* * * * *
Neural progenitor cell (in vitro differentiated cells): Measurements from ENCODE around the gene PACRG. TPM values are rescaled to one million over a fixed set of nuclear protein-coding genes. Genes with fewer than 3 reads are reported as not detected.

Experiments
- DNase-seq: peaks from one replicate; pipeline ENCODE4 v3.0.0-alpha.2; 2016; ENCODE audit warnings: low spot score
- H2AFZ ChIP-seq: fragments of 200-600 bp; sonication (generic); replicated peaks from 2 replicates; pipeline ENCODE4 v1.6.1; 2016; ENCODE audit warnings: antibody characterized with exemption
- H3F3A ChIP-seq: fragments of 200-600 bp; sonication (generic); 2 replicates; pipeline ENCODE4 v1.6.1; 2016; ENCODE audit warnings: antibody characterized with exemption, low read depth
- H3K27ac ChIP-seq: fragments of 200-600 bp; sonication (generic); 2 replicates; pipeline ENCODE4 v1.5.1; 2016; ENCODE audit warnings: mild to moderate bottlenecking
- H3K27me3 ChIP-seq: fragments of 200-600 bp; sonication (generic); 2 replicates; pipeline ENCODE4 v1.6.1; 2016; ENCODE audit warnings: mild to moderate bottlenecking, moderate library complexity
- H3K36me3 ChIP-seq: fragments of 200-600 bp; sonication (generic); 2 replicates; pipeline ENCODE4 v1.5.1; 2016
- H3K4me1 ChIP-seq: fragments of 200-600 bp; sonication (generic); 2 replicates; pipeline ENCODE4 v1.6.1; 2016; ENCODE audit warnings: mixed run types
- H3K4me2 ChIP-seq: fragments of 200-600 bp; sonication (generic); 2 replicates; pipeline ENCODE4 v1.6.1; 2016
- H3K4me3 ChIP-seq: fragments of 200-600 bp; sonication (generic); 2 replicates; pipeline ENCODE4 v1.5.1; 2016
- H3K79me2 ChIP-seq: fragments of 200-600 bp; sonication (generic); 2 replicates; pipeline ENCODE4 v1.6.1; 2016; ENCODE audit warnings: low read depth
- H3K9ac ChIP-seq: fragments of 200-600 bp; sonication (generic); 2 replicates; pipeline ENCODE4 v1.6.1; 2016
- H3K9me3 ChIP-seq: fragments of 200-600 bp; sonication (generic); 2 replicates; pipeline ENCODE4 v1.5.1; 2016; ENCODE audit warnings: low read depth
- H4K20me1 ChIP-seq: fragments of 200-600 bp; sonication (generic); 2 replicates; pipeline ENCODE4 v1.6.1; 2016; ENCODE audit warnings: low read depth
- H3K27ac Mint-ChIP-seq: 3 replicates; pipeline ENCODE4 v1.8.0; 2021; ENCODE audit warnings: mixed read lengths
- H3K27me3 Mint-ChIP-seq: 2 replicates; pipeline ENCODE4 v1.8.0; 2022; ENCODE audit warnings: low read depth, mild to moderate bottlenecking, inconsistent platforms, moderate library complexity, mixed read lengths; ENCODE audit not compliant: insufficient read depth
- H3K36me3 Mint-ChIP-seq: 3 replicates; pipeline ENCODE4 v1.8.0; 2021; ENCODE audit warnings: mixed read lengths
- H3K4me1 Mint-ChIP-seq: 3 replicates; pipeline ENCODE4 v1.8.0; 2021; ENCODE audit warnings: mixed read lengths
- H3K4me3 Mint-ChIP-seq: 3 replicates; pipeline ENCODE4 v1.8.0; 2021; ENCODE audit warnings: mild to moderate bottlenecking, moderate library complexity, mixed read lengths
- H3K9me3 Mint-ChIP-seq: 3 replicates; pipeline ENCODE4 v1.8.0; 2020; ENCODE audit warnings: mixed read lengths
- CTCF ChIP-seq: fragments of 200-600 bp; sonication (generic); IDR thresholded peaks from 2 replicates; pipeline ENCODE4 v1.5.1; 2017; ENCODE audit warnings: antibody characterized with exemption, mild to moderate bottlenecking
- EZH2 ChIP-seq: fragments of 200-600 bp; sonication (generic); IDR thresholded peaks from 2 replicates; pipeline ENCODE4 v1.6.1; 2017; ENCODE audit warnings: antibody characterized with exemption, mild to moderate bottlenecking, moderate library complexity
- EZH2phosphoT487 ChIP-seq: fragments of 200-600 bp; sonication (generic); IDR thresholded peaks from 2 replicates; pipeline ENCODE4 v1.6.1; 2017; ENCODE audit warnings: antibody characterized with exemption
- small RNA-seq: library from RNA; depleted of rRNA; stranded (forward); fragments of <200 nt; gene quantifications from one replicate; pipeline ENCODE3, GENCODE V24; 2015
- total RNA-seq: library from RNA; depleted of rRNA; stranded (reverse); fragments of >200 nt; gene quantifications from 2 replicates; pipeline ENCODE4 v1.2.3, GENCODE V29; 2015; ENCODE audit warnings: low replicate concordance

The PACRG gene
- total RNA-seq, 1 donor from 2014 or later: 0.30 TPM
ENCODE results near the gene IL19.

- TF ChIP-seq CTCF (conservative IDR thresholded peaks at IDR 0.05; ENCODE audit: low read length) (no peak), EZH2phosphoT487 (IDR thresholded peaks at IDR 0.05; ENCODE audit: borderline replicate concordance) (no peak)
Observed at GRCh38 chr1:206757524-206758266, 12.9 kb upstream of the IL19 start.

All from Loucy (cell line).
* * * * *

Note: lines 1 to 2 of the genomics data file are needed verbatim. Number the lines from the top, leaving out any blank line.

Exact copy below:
Neural progenitor cell (in vitro differentiated cells): Measurements from ENCODE around the gene PACRG. TPM values are rescaled to one million over a fixed set of nuclear protein-coding genes. Genes with fewer than 3 reads are reported as not detected.

Experiments